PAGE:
If symptoms of brain fog persist, be sure to consult with your physician to rule out potentially treatable causes of brain fog.   Talk with a friend or family member about your symptoms and frustrations – this can put your mind at ease and allow you an outlet to vent.   Finally, challenge your brain in new ways each day.  Simple activities like crosswords, brain games, physical exercise and music can help energize your mind and ease your symptoms.

  2. 10 Tips to Improve Your Memory

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    Walk into a room and forget why you came?  Can’t recall the name of the new neighbor you just met yesterday?  You are not alone. We all forget things from time to time. Yet, memory loss can be a more serious condition.  While there is not an iron-clad solution to prevent memory loss or dementia, there are a number of brain fitness tips to reduce our risk and improve our memory function.  Try these ten simple tips to boost your memory.   Talk with your doctor when you feel you need help.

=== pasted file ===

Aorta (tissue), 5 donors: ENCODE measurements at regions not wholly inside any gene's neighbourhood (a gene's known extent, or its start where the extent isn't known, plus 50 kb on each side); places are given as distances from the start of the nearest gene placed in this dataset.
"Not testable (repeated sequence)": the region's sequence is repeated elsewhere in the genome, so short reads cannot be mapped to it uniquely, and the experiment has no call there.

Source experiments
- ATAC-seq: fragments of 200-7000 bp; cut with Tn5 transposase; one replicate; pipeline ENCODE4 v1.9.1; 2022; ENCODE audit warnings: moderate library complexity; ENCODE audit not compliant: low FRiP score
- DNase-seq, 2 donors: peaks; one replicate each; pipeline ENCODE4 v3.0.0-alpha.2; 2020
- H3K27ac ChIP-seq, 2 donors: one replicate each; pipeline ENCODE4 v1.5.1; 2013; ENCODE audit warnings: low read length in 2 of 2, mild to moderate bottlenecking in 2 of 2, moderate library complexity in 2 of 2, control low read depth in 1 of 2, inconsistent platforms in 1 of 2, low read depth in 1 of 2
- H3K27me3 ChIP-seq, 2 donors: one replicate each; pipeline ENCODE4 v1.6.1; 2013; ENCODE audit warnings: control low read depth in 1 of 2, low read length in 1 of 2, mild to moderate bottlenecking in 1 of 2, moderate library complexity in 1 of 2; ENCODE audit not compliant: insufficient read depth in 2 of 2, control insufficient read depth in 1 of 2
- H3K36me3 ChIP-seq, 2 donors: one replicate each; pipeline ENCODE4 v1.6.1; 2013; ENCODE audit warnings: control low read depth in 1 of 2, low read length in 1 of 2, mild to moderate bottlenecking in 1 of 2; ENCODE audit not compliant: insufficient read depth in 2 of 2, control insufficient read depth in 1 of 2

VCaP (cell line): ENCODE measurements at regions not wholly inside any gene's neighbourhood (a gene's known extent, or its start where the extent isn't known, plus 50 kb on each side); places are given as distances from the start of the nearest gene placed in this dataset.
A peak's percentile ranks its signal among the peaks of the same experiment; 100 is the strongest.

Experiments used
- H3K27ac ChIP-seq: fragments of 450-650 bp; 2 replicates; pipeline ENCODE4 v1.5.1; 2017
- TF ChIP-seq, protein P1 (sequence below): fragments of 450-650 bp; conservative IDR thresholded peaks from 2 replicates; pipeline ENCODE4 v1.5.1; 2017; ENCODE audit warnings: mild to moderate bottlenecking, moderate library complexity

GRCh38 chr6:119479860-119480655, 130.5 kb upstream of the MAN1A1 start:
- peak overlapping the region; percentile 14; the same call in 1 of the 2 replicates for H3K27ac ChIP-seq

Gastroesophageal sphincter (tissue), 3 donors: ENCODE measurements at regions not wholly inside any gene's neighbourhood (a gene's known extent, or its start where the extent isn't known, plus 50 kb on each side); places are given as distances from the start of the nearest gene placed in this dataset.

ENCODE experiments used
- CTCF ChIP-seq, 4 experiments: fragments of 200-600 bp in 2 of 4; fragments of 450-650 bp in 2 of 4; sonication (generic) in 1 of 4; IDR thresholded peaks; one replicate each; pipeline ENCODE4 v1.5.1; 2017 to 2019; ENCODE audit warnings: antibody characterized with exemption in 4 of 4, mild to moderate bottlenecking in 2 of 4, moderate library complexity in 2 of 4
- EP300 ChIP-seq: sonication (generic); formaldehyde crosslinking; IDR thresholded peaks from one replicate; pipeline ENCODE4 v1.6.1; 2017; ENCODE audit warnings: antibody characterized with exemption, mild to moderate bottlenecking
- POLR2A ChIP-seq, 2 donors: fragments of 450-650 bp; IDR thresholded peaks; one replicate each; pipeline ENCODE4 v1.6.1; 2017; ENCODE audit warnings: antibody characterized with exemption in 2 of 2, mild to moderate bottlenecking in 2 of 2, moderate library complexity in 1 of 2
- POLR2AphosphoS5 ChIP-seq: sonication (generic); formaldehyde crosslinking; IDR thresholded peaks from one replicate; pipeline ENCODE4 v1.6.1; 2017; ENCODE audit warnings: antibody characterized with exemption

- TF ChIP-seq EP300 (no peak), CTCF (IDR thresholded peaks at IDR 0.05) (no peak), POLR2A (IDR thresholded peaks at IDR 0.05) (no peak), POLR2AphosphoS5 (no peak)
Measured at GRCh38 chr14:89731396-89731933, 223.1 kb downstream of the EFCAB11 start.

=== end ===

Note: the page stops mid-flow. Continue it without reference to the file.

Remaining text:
No. 1: Exercise your body

    Physical exercise is still the number one thing you can do for your brain.  When we exercise, oxygen and blood flow to the brain increase which helps to support improvements in short-term memory function and retrieval of information.  Aim to break a sweat every day.

    No. 2: Exercise your mind

    Cross-training is the best way to improve memory function. On Monday, dive into a new book.  On Tuesday, play 15 minutes of brain games.  Try Making Curfew on BrainSpade.com to challenge your visual memory skills.  Continue to tackle new challenges for the remainder of the week – card games, board games, or even trying a new recipe are all part of keeping your memory fit.